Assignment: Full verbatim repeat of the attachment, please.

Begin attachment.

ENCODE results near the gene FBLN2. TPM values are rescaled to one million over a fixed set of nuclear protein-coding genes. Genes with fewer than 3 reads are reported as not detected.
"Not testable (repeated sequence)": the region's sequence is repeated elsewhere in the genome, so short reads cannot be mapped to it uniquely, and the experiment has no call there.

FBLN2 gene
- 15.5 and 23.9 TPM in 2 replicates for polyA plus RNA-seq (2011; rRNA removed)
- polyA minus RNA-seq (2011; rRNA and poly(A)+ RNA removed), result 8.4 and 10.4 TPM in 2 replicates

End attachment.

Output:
ENCODE results near the gene FBLN2. TPM values are rescaled to one million over a fixed set of nuclear protein-coding genes. Genes with fewer than 3 reads are reported as not detected.
"Not testable (repeated sequence)": the region's sequence is repeated elsewhere in the genome, so short reads cannot be mapped to it uniquely, and the experiment has no call there.

FBLN2 gene
- 15.5 and 23.9 TPM in 2 replicates for polyA plus RNA-seq (2011; rRNA removed)
- polyA minus RNA-seq (2011; rRNA and poly(A)+ RNA removed), result 8.4 and 10.4 TPM in 2 replicates